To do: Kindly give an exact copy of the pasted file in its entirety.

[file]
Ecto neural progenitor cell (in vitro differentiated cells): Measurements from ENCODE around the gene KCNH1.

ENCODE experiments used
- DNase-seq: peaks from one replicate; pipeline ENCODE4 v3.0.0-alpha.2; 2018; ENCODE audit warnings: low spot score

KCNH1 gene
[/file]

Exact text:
Ecto neural progenitor cell (in vitro differentiated cells): Measurements from ENCODE around the gene KCNH1.

ENCODE experiments used
- DNase-seq: peaks from one replicate; pipeline ENCODE4 v3.0.0-alpha.2; 2018; ENCODE audit warnings: low spot score

KCNH1 gene